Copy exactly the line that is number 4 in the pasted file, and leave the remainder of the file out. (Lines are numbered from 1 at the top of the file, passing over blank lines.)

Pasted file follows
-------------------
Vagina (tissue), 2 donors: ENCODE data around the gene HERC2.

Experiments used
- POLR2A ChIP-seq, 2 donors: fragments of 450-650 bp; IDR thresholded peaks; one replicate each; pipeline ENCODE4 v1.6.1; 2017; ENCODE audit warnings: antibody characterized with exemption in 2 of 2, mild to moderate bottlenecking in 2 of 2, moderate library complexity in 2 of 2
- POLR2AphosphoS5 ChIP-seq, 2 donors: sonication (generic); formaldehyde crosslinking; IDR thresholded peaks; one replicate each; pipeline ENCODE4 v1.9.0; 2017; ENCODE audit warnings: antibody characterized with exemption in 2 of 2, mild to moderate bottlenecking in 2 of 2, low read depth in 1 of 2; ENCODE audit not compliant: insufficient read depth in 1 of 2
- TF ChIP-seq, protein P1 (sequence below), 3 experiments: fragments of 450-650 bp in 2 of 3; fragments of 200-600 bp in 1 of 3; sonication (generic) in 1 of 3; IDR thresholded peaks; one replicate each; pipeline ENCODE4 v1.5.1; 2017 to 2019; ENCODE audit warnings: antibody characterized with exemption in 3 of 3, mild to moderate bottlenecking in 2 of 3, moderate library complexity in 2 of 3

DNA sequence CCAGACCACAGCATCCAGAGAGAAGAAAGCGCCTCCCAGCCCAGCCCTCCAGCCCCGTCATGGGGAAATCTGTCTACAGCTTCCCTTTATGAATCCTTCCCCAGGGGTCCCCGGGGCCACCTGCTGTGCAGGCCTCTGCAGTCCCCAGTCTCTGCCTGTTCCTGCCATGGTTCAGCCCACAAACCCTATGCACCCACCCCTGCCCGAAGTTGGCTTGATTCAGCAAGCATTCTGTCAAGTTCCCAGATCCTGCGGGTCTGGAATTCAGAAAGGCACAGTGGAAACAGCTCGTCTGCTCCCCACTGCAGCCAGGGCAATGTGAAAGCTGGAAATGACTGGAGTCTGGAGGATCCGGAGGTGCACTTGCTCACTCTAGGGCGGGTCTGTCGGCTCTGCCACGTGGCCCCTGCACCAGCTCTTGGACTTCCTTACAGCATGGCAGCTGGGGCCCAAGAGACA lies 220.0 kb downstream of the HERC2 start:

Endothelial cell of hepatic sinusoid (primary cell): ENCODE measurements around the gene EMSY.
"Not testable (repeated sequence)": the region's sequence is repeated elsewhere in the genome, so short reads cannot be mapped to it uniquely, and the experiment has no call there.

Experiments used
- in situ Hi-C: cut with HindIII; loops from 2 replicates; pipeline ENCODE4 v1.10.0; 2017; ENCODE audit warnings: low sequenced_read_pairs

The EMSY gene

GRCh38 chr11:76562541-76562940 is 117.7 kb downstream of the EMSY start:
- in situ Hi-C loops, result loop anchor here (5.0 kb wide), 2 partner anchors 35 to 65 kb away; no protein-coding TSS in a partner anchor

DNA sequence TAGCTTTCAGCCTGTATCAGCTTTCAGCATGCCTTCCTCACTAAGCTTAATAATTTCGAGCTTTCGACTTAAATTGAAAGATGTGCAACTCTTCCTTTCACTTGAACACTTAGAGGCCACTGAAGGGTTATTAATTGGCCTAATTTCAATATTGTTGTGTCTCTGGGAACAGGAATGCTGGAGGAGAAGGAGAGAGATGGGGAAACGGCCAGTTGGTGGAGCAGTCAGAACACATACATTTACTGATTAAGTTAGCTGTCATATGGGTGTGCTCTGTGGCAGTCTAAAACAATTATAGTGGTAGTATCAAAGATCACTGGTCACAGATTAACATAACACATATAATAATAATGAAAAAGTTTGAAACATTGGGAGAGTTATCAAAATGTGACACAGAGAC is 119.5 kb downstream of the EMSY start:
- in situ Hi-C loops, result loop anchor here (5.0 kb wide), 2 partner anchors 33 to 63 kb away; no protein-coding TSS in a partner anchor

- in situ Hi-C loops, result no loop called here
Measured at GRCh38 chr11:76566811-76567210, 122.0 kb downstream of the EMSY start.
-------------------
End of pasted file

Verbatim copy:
- POLR2AphosphoS5 ChIP-seq, 2 donors: sonication (generic); formaldehyde crosslinking; IDR thresholded peaks; one replicate each; pipeline ENCODE4 v1.9.0; 2017; ENCODE audit warnings: antibody characterized with exemption in 2 of 2, mild to moderate bottlenecking in 2 of 2, low read depth in 1 of 2; ENCODE audit not compliant: insufficient read depth in 1 of 2